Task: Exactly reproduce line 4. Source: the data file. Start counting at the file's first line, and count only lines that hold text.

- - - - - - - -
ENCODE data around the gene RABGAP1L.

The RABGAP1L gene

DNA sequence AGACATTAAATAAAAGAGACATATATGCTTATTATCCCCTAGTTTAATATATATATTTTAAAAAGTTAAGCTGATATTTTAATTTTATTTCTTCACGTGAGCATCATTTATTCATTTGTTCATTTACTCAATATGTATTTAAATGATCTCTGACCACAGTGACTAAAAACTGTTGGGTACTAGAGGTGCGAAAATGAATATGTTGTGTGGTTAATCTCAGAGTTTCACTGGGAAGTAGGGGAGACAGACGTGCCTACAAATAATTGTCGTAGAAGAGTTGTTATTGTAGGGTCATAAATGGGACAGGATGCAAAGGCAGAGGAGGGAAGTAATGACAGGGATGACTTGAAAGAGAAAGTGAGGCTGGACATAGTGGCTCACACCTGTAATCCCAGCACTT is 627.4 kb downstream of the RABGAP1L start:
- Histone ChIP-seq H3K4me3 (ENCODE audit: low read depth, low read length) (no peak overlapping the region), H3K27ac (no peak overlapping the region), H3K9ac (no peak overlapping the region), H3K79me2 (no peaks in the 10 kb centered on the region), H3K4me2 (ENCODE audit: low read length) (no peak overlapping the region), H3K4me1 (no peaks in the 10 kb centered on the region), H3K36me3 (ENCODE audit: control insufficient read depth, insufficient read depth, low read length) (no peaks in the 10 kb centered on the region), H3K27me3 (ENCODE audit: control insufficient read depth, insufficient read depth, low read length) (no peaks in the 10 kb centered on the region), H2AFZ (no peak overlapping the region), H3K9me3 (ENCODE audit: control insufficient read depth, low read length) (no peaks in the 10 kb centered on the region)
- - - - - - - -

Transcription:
- Histone ChIP-seq H3K4me3 (ENCODE audit: low read depth, low read length) (no peak overlapping the region), H3K27ac (no peak overlapping the region), H3K9ac (no peak overlapping the region), H3K79me2 (no peaks in the 10 kb centered on the region), H3K4me2 (ENCODE audit: low read length) (no peak overlapping the region), H3K4me1 (no peaks in the 10 kb centered on the region), H3K36me3 (ENCODE audit: control insufficient read depth, insufficient read depth, low read length) (no peaks in the 10 kb centered on the region), H3K27me3 (ENCODE audit: control insufficient read depth, insufficient read depth, low read length) (no peaks in the 10 kb centered on the region), H2AFZ (no peak overlapping the region), H3K9me3 (ENCODE audit: control insufficient read depth, low read length) (no peaks in the 10 kb centered on the region)